Henoch-Schonlein purpura exhibits four primary symptoms, including rash, sore joints, gastrointestinal maladies and kidney problems, according to Mayo Clinic. Not all who contract the disease exhibit all four symptoms.
The rash from Henoch-Schonlein purpura shows up as reddish-purple spots usually appearing on the buttocks, legs and feet, but the rash may appear in other areas, explains Mayo Clinic. The rash is the most distinctive of the symptoms. It is best to see a doctor as soon as the rash appears.
Henoch-Schonlein purpura also causes joints to become painful and swollen, notes Mayo Clinic. Commonly, it impacts the knees and ankles. These symptoms do not leave lasting effects after the disease passes. People with Henoch-Schonlein purpura may experience gastrointestinal problems, such as vomiting, nausea, general abdominal pain and bloody stools. The disease may affect the kidneys, signaled by the presence of protein or blood in the urine.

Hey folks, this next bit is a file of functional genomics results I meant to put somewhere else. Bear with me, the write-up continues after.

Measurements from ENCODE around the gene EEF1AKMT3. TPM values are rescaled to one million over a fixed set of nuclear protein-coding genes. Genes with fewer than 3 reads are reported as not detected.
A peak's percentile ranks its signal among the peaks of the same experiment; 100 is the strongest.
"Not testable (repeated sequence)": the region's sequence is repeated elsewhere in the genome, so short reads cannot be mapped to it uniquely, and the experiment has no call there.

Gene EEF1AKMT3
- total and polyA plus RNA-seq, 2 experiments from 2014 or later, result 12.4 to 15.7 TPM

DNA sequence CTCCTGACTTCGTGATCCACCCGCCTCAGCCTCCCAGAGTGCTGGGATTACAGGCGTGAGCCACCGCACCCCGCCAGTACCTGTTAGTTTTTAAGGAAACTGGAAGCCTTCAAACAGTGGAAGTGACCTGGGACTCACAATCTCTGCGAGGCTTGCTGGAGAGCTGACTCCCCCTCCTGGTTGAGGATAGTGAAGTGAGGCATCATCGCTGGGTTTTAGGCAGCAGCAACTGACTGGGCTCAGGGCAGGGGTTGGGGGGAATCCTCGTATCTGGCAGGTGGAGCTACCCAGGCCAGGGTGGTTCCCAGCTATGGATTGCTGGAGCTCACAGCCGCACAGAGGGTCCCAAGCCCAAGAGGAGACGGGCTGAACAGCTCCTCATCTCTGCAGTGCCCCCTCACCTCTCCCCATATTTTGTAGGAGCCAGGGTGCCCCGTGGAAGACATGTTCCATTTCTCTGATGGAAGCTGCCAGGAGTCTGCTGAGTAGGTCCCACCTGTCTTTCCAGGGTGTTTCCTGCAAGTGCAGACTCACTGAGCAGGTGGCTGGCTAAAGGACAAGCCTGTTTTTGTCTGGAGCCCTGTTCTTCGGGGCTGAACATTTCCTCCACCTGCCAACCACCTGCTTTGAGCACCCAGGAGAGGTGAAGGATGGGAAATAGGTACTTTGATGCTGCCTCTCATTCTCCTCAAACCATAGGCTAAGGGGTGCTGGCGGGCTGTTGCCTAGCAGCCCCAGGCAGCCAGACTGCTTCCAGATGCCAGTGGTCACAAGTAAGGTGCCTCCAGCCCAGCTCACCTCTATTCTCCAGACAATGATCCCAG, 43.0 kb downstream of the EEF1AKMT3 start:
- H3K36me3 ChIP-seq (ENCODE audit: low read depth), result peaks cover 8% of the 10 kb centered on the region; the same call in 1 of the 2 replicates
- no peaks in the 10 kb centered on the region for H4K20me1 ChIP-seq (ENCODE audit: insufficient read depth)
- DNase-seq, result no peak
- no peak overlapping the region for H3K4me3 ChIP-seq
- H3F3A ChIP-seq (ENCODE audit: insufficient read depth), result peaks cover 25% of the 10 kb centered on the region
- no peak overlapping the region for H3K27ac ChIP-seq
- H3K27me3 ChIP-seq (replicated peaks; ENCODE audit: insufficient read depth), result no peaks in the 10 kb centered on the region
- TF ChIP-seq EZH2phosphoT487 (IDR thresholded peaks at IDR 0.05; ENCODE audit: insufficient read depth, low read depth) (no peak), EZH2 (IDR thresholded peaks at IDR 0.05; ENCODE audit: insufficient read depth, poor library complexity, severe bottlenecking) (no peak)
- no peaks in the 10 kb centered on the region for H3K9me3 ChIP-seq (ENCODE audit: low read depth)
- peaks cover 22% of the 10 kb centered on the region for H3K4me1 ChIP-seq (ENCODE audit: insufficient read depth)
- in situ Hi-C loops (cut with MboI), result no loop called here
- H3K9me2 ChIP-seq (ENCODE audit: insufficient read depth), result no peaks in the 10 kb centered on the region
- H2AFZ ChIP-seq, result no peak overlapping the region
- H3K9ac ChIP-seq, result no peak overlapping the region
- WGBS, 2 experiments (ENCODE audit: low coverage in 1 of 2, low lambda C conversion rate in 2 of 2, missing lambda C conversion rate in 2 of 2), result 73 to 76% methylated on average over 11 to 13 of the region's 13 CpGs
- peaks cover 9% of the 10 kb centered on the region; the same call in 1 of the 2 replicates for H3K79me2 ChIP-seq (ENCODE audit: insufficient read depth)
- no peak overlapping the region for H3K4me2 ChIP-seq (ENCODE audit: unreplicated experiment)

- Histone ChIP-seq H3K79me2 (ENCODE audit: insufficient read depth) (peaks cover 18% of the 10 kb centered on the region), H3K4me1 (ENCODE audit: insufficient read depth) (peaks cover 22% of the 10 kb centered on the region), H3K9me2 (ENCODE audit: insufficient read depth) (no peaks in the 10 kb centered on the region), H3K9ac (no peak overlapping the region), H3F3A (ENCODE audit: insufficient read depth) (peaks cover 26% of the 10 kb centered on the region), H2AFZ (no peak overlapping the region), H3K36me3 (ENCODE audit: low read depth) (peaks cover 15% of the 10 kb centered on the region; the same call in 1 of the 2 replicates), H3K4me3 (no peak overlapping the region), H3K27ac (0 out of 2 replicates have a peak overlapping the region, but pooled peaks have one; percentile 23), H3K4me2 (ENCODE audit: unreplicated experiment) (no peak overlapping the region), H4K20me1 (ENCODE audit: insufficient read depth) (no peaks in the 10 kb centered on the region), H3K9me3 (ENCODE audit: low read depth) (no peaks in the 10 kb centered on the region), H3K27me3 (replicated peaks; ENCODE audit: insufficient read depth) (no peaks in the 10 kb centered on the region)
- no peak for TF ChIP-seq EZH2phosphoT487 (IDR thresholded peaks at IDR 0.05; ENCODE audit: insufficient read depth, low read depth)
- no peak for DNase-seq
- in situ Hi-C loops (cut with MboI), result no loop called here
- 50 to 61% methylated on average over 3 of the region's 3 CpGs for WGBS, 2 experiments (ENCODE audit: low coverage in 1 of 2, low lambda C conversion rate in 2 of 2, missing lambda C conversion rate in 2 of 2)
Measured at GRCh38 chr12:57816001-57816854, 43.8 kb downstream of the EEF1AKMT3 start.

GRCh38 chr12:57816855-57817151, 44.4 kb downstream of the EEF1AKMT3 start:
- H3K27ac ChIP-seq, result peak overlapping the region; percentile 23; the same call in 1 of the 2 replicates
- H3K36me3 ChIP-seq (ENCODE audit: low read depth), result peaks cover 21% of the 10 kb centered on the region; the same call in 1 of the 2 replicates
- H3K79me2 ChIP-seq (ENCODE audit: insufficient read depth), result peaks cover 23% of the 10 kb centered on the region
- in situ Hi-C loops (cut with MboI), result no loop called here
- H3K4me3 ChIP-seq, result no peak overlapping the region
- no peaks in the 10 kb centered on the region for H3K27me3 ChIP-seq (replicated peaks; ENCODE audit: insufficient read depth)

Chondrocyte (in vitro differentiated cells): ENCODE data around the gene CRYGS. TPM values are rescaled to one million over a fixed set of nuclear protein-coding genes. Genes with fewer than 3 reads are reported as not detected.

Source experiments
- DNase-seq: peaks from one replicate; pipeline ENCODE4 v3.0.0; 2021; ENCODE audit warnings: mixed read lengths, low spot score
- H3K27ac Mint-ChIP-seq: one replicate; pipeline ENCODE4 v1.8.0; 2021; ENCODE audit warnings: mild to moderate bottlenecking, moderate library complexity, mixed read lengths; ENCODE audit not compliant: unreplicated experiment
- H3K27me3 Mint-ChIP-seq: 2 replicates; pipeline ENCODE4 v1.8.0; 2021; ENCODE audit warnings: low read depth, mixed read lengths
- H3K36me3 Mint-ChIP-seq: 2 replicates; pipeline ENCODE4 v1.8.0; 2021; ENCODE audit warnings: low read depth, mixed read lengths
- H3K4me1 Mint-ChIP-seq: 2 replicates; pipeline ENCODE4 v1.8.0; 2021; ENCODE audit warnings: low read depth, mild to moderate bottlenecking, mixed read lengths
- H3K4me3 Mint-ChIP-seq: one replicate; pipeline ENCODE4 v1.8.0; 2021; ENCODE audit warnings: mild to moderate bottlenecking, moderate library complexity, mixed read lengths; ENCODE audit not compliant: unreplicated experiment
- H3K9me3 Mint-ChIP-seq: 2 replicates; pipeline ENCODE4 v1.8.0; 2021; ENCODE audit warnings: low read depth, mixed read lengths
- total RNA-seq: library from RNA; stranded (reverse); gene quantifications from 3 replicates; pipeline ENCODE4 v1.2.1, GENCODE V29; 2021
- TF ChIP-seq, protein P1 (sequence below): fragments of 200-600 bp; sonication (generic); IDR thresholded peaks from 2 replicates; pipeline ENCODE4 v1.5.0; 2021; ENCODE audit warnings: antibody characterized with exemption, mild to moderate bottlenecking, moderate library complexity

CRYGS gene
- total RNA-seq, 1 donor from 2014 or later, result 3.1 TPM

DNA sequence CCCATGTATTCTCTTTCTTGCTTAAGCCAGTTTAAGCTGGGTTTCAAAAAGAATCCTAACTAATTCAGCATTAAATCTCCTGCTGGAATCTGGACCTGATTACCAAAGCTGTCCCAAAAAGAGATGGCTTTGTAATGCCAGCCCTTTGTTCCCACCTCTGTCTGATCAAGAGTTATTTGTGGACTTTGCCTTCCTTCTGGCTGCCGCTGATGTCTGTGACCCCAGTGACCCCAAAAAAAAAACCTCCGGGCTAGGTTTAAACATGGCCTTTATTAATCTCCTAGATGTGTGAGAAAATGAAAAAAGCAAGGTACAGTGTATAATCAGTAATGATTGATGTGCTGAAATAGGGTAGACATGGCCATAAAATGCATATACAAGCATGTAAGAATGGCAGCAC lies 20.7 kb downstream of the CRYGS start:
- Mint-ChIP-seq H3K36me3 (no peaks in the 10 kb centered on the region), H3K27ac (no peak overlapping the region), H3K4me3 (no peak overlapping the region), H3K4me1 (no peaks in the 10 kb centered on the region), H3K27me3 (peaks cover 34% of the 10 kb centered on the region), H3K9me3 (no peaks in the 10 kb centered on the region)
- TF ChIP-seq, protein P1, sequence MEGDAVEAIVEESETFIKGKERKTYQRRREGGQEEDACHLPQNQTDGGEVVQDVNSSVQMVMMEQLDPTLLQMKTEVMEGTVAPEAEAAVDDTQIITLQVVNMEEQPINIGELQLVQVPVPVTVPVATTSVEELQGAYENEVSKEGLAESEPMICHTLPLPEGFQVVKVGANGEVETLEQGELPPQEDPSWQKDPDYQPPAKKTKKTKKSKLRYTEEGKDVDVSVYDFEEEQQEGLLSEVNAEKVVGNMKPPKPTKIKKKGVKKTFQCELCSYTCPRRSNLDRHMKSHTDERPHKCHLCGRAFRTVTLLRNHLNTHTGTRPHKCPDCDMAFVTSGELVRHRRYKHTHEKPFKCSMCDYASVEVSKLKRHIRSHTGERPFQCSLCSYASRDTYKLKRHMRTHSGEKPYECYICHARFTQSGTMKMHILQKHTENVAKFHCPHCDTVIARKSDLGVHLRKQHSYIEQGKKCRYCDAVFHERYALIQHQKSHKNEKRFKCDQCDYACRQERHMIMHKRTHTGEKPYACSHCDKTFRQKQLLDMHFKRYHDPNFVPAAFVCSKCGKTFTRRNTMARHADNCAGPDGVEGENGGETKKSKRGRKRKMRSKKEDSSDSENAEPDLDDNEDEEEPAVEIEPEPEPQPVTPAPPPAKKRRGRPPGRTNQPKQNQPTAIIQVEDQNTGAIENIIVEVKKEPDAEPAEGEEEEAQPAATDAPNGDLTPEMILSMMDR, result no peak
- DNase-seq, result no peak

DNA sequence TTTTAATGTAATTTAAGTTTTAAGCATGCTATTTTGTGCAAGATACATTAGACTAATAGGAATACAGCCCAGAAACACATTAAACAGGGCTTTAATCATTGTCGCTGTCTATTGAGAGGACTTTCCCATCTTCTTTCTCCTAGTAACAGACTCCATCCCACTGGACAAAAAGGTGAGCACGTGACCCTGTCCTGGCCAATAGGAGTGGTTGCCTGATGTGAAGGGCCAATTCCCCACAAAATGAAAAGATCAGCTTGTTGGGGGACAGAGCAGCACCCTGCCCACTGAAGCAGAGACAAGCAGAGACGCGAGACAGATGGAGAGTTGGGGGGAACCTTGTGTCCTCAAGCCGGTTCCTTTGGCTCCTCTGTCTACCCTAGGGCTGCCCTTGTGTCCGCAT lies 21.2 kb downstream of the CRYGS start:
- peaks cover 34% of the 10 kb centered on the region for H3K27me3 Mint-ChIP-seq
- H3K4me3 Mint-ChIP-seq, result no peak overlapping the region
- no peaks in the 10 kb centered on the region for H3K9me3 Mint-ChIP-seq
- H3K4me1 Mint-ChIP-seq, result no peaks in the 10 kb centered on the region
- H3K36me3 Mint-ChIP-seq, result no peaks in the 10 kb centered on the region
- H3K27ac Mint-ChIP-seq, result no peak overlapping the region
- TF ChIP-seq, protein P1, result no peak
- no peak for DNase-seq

Doctors believe Henoch-Schonlein purpura is due to the immune system acting improperly. This causes small blood vessels to become inflamed, and bleeding within the skin may occur. About half of the people who contract the disease develop it after having a cold or other upper-respiratory infection. Other leading factors that precede the condition include chickenpox, strep throat, or the effects of medication, food, or insect bites.